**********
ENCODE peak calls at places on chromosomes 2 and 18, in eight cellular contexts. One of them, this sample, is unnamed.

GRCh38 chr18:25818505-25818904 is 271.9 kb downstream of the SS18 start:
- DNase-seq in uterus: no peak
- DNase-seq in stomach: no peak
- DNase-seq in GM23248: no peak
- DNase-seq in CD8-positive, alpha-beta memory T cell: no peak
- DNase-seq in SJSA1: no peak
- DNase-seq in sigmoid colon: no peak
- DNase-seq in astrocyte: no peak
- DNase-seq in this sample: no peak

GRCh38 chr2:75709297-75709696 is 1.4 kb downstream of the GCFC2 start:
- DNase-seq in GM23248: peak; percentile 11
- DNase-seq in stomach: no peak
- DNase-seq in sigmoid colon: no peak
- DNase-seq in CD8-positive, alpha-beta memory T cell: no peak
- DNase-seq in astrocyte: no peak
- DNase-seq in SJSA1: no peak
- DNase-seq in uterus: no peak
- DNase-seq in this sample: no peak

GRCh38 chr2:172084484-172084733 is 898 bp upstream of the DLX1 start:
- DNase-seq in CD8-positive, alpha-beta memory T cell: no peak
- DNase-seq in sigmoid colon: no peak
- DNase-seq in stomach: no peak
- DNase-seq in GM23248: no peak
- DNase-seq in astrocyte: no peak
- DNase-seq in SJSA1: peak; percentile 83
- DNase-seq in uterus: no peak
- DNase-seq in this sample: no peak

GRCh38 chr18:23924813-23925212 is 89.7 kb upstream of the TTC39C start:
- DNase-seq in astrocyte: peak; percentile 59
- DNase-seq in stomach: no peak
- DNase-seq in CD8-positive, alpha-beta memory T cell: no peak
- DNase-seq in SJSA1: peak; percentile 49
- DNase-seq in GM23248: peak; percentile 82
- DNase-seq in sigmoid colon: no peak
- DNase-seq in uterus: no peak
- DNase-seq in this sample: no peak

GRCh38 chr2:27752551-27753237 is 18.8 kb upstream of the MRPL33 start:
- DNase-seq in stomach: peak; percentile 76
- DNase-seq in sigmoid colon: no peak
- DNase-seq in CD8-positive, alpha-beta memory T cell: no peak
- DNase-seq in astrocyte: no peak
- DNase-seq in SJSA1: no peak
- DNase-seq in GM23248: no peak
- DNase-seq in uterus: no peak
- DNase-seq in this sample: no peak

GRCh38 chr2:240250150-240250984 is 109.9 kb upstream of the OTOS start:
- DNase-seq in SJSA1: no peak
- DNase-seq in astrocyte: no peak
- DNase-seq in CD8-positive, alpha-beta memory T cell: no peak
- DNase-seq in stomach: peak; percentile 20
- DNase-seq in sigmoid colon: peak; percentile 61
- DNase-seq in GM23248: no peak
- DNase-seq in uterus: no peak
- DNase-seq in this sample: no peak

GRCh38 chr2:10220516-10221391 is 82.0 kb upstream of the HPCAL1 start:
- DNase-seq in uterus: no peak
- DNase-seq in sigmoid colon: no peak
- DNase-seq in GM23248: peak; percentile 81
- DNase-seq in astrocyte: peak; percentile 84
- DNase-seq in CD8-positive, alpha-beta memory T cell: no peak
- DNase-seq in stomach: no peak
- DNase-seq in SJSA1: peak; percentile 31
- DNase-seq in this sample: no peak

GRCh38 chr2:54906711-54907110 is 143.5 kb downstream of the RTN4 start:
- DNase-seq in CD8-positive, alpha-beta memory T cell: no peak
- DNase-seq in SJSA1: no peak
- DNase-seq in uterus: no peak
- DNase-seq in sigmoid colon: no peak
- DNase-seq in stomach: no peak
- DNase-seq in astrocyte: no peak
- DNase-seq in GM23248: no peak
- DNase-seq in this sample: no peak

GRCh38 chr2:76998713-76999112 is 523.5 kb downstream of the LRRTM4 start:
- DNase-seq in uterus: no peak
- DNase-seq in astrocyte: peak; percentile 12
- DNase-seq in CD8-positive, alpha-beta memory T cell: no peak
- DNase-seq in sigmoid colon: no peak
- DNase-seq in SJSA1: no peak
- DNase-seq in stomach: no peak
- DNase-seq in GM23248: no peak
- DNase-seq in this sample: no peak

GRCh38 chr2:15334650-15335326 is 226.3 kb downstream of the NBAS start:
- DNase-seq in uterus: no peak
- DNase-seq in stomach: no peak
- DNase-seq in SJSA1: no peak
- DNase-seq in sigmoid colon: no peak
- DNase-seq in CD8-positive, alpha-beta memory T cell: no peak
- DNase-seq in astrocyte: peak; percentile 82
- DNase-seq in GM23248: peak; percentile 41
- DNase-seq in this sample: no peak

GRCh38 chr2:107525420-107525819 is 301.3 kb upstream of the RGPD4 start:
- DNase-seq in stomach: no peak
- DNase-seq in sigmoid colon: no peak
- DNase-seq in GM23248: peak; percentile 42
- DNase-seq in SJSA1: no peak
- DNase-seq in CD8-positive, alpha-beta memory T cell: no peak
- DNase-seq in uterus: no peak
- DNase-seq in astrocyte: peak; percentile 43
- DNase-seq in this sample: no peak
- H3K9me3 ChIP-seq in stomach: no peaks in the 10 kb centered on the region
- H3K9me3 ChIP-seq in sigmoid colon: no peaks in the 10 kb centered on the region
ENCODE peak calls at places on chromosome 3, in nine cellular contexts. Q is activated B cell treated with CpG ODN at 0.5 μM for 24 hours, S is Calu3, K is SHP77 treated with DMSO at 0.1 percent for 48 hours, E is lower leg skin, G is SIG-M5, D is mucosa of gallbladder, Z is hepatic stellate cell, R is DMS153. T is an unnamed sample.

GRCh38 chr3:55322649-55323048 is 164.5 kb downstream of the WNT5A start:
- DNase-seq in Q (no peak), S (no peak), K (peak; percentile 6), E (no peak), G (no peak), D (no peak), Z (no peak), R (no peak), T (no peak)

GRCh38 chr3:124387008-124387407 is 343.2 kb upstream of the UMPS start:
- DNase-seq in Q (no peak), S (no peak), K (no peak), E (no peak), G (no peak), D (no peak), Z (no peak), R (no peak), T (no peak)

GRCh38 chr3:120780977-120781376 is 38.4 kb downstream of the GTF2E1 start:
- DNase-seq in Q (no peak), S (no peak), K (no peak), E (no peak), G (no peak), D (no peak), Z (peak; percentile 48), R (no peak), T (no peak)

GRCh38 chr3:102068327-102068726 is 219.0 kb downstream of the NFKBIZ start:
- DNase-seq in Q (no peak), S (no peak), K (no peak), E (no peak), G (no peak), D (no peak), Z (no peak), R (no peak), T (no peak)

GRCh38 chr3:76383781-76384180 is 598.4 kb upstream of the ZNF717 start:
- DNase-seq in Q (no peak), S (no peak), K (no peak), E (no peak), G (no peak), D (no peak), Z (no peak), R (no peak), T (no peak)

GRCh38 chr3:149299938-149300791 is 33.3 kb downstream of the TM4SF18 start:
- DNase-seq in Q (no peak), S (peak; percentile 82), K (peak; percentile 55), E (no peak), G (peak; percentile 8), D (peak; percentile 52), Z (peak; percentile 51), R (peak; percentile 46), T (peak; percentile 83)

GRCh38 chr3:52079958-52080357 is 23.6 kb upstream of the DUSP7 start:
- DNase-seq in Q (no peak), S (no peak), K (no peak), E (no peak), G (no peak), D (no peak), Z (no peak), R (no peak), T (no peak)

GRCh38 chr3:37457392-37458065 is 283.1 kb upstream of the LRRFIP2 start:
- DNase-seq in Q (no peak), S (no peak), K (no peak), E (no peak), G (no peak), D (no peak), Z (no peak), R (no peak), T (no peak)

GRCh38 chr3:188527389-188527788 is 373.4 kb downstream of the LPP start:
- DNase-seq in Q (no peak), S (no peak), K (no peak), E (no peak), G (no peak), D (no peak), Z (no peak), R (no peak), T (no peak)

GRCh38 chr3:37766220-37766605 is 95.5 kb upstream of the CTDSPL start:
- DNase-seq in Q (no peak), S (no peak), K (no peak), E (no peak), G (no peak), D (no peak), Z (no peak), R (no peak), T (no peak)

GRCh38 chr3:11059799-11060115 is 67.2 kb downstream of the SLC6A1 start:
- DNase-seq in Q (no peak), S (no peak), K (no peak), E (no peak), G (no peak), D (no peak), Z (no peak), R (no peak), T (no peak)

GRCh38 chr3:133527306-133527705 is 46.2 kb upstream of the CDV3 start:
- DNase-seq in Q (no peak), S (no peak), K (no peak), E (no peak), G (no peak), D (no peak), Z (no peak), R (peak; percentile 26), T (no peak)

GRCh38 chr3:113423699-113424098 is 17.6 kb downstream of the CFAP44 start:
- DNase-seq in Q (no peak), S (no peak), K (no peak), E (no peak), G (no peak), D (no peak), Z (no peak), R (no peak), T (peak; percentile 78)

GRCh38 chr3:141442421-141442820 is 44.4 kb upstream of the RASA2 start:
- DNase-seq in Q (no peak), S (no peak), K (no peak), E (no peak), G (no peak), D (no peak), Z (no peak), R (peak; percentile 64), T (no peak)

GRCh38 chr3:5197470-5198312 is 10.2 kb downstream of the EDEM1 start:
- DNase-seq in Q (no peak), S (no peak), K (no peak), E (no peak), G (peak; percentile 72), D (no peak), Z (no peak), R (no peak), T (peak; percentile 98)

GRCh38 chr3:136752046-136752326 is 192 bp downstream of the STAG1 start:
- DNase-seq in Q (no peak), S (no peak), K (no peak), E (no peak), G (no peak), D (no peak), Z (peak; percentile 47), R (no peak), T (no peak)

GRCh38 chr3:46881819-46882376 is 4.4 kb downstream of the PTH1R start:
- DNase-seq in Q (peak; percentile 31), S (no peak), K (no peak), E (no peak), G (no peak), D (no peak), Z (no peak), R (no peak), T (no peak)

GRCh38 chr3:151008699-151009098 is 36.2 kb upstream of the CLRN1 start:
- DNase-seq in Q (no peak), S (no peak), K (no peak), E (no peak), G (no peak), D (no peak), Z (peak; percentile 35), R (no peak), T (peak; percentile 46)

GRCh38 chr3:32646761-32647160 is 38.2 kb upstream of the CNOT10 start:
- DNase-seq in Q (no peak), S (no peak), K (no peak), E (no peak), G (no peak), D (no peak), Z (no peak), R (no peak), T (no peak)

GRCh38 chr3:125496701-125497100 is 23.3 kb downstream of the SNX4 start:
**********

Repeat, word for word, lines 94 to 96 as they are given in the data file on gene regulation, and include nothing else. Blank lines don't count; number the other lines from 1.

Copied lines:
- DNase-seq in sigmoid colon: no peak
- DNase-seq in GM23248: peak; percentile 42
- DNase-seq in SJSA1: no peak